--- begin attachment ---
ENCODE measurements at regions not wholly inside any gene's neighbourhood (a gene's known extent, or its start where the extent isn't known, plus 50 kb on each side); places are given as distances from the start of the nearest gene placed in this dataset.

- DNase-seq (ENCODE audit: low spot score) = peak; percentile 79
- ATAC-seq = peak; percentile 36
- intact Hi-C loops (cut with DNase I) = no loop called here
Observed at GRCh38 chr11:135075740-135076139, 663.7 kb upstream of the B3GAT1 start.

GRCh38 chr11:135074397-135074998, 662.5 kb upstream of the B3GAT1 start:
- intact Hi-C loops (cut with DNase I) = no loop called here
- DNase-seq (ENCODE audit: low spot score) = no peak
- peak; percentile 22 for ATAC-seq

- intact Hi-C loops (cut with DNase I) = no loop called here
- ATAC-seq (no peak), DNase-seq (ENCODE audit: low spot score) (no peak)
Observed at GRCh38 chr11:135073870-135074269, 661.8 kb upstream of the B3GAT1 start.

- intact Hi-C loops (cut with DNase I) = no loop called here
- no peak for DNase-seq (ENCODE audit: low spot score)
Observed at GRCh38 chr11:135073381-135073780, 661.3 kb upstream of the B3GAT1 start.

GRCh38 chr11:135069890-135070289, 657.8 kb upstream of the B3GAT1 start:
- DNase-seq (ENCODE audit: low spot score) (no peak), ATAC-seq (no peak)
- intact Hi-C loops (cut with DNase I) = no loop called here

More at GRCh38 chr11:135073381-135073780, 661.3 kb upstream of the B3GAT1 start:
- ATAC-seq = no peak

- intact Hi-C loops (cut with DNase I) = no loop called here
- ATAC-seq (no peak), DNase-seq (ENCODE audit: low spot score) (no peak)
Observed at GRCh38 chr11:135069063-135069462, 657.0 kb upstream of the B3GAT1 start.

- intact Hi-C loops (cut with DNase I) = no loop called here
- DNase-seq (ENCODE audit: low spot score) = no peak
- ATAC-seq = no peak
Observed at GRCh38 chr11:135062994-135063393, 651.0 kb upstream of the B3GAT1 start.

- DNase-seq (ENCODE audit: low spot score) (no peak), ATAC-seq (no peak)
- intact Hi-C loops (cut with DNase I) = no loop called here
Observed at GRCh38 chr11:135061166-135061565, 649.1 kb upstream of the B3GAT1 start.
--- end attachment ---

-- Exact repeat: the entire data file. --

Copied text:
ENCODE measurements at regions not wholly inside any gene's neighbourhood (a gene's known extent, or its start where the extent isn't known, plus 50 kb on each side); places are given as distances from the start of the nearest gene placed in this dataset.

- DNase-seq (ENCODE audit: low spot score) = peak; percentile 79
- ATAC-seq = peak; percentile 36
- intact Hi-C loops (cut with DNase I) = no loop called here
Observed at GRCh38 chr11:135075740-135076139, 663.7 kb upstream of the B3GAT1 start.

GRCh38 chr11:135074397-135074998, 662.5 kb upstream of the B3GAT1 start:
- intact Hi-C loops (cut with DNase I) = no loop called here
- DNase-seq (ENCODE audit: low spot score) = no peak
- peak; percentile 22 for ATAC-seq

- intact Hi-C loops (cut with DNase I) = no loop called here
- ATAC-seq (no peak), DNase-seq (ENCODE audit: low spot score) (no peak)
Observed at GRCh38 chr11:135073870-135074269, 661.8 kb upstream of the B3GAT1 start.

- intact Hi-C loops (cut with DNase I) = no loop called here
- no peak for DNase-seq (ENCODE audit: low spot score)
Observed at GRCh38 chr11:135073381-135073780, 661.3 kb upstream of the B3GAT1 start.

GRCh38 chr11:135069890-135070289, 657.8 kb upstream of the B3GAT1 start:
- DNase-seq (ENCODE audit: low spot score) (no peak), ATAC-seq (no peak)
- intact Hi-C loops (cut with DNase I) = no loop called here

More at GRCh38 chr11:135073381-135073780, 661.3 kb upstream of the B3GAT1 start:
- ATAC-seq = no peak

- intact Hi-C loops (cut with DNase I) = no loop called here
- ATAC-seq (no peak), DNase-seq (ENCODE audit: low spot score) (no peak)
Observed at GRCh38 chr11:135069063-135069462, 657.0 kb upstream of the B3GAT1 start.

- intact Hi-C loops (cut with DNase I) = no loop called here
- DNase-seq (ENCODE audit: low spot score) = no peak
- ATAC-seq = no peak
Observed at GRCh38 chr11:135062994-135063393, 651.0 kb upstream of the B3GAT1 start.

- DNase-seq (ENCODE audit: low spot score) (no peak), ATAC-seq (no peak)
- intact Hi-C loops (cut with DNase I) = no loop called here
Observed at GRCh38 chr11:135061166-135061565, 649.1 kb upstream of the B3GAT1 start.